## (Intercept) 39.510828   2.888704  13.678 4.14e-13 ***
## cyl         -1.348446   0.644211  -2.093  0.04664 *
## disp         0.008863   0.011744   0.755  0.45749
## hp          -0.016236   0.012162  -1.335  0.19389
## wt          -3.563300   1.032325  -3.452  0.00199 **
## typeclass b  1.726290   1.006648   1.715  0.09874 .
## typeclass c  0.409291   1.237442   0.331  0.74359
## ---
## Signif. codes:  0 '***' 0.001 '**' 0.01 '*' 0.05 '.' 0.1 ' ' 1
##
## Residual standard error: 2.464 on 25 degrees of freedom
## Multiple R-squared:  0.8652, Adjusted R-squared:  0.8329
## F-statistic: 26.75 on 6 and 25 DF,  p-value: 9.874e-10``````

The type is fitted as if it were 2 variables; ‘typeclass b’ and ‘typeclass c’. The model assumes that ‘class a’ is the default and does not require its own coefficient. This behavior is based on the order of the factor levels, it will always use the first level.

We can see what this does to the model matrix below.

``````cars_model_matrix_type <- model.matrix(as.formula(cars_formula_type), cars_data)

``````##                   (Intercept) cyl disp  hp    wt typeclass b typeclass c
## Mazda RX4                   1   6  160 110 2.620           0           0
## Mazda RX4 Wag               1   6  160 110 2.875           0           0
## Datsun 710                  1   4  108  93 2.320           1           0
## Hornet 4 Drive              1   6  258 110 3.215           0           1
## Hornet Sportabout           1   8  360 175 3.440           1           0
## Valiant                     1   6  225 105 3.460           0           0``````
``````cars_lm_fit_type <- lm.fit(x = cars_model_matrix_type, y = cars_data[["mpg"]])

summary(cars_lm_fit_type)``````
``````##               Length Class  Mode
## coefficients   7     -none- numeric
## residuals     32     -none- numeric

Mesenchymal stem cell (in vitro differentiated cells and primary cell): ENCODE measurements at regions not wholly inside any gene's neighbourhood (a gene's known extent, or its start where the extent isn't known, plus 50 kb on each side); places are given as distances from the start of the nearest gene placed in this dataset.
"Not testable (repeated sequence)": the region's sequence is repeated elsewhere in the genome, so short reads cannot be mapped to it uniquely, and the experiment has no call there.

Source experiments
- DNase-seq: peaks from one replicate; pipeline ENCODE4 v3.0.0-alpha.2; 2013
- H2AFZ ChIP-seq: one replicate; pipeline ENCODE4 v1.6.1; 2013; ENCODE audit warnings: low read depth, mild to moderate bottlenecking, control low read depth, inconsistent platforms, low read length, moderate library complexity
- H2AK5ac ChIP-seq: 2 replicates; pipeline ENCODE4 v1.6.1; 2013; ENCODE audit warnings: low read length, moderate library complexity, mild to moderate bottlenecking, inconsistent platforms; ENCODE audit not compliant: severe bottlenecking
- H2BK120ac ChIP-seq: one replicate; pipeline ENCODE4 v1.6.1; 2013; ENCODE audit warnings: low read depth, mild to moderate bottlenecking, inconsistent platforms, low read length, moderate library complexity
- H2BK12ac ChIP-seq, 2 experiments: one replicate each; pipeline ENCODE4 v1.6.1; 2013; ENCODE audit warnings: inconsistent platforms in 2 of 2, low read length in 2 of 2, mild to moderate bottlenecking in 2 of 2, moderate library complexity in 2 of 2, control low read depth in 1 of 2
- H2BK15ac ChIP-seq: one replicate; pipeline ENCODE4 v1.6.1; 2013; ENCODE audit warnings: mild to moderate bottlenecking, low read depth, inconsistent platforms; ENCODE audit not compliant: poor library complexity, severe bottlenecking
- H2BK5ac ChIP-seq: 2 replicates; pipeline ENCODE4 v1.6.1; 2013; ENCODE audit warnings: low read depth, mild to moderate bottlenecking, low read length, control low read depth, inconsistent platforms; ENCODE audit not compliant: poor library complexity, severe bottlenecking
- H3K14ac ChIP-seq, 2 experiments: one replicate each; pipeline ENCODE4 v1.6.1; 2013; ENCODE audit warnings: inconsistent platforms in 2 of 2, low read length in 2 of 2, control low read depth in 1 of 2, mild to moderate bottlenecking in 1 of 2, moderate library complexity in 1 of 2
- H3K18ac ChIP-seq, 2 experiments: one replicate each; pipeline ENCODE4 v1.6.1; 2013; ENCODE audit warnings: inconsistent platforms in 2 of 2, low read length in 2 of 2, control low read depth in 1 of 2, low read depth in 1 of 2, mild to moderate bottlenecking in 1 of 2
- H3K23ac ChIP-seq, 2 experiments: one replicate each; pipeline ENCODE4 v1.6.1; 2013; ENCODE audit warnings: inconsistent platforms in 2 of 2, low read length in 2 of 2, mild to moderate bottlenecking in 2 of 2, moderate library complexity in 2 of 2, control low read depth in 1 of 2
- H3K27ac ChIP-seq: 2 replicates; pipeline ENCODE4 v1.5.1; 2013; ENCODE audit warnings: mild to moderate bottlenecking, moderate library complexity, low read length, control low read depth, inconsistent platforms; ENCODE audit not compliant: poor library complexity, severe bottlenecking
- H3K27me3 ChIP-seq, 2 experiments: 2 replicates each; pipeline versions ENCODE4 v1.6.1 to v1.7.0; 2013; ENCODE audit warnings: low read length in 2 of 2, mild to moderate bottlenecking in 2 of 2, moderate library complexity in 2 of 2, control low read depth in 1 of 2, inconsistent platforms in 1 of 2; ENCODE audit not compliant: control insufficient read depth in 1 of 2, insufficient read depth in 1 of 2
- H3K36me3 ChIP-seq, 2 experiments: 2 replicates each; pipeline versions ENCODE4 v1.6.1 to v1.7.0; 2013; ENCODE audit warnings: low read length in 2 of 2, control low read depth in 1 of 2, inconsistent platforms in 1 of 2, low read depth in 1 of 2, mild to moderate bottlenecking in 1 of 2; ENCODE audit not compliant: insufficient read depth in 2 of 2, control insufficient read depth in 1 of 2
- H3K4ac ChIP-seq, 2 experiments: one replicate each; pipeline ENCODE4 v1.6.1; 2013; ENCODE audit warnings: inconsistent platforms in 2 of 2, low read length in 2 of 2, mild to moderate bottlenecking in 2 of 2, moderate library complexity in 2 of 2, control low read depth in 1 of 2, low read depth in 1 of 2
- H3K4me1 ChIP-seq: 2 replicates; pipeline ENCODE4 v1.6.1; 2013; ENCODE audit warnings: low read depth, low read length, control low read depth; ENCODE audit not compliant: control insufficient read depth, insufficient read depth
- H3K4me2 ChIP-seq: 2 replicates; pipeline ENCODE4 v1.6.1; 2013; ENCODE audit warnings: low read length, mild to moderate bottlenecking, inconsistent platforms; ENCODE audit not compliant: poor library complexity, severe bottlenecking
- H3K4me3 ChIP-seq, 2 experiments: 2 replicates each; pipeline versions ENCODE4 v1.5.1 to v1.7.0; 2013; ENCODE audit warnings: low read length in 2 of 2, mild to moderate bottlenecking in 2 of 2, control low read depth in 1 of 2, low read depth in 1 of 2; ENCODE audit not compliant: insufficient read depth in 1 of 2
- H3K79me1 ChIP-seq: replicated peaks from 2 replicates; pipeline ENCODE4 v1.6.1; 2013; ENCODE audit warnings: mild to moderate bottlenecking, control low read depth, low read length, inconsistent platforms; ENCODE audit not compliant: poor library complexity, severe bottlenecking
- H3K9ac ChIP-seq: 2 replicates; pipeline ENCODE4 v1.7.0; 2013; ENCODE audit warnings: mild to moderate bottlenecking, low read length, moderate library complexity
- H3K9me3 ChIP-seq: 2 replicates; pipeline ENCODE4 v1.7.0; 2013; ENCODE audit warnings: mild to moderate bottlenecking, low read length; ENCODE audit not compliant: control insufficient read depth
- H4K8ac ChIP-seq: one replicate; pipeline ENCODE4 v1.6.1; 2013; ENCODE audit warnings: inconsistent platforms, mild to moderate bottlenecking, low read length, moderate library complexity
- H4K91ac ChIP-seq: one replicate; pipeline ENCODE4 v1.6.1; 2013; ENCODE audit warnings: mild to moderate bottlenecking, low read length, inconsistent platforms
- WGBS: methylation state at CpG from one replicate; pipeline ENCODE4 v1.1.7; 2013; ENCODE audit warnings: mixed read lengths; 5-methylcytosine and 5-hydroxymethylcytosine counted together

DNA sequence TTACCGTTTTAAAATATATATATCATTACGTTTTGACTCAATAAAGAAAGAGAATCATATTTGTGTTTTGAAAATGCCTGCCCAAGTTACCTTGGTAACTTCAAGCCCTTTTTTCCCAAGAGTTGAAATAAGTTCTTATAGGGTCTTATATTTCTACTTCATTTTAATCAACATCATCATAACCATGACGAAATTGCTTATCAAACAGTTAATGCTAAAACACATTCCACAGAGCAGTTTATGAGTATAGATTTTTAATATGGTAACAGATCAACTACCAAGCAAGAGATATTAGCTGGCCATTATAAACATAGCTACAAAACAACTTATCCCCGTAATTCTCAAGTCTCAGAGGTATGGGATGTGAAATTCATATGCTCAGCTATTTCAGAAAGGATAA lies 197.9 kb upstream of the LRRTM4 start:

## effects       32     -none- numeric
## rank           1     -none- numeric
## fitted.values 32     -none- numeric
## assign         7     -none- numeric
## qr             5     qr     list
## df.residual    1     -none- numeric``````

The model matrix now includes two extra columns; ‘typeclass b’ and ‘typeclass c’. These are 1 if `type` is class b or class c respectively, and only one of them can be anything other than 0 in a row.

If a variable has a single variable with 50 factors it will add 49 columns to the model matrix. In each row, only a single column will be 1 and all of the others will be 0. The default matrix in R takes just as much memory to record a 1, a 0 or any other reasonably small integer. The amount of RAM it takes to hold and manipulate the matrix increases rapidly, just by including different factors.

A sparse matrix from the Matrix package does not suffer from this problem. It does not record any cell with a value of 0. Instead, it records the location and values of all non-zero values. This extra overhead means that it will be larger than a non-sparse matrix if it is used to store a matrix that is full of data. For a matrix absolutely stuffed with 0’s, though, it can make a matrix that takes 1 GB of RAM fit into a couple of MB. Perfect for models dealing with lots of factors.

## Using Sparse Matrix in Models

In a perfect world the function you are using to build your model will have an argument like `sparse=TRUE` to tell the model to use a sparse model matrix. Check the documentation for the function to see if it talks about it.

If your function doesn’t include built-in support for a sparse matrix you may be able to force it to use them. Look for a function ending in .fit like `lm.fit`, since this is commonly the function that will be acting on the model matrix. If this is available then you can create a sparse model matrix yourself using the `sparse.model.matrix` function and use it as the input to the fitting function. However, it is not garanteed to work.

``````library(Matrix)
cars_model_matrix_type <- sparse.model.matrix(as.formula(cars_formula_type), cars_data)
``````## 6 x 7 sparse Matrix of class "dgCMatrix"
##                   (Intercept) cyl disp  hp    wt typeclass b typeclass c
## Mazda RX4                   1   6  160 110 2.620           .           .
## Mazda RX4 Wag               1   6  160 110 2.875           .           .
## Datsun 710                  1   4  108  93 2.320           1           .
## Hornet 4 Drive              1   6  258 110 3.215           .           1
## Hornet Sportabout           1   8  360 175 3.440           1           .
## Valiant                     1   6  225 105 3.460           .           .``````
``cars_lm_fit_type <- lm.fit(x = cars_model_matrix_type, y = cars_data[["mpg"]])``
``## Error in lm.fit(x = cars_model_matrix_type, y = cars_data[["mpg"]]): INTEGER() can only be applied to a 'integer', not a 'NULL'``

This example failed because lm.fit does not accept sparse matrices as inputs. There are other packages, such as `SparseM` that include this capability. Try searching CRAN and Google for your modelling function and “sparse matrix” and you may be in luck.

A sparse matrix is not always going to use less memory than the default, but remember it the next time you work with factors.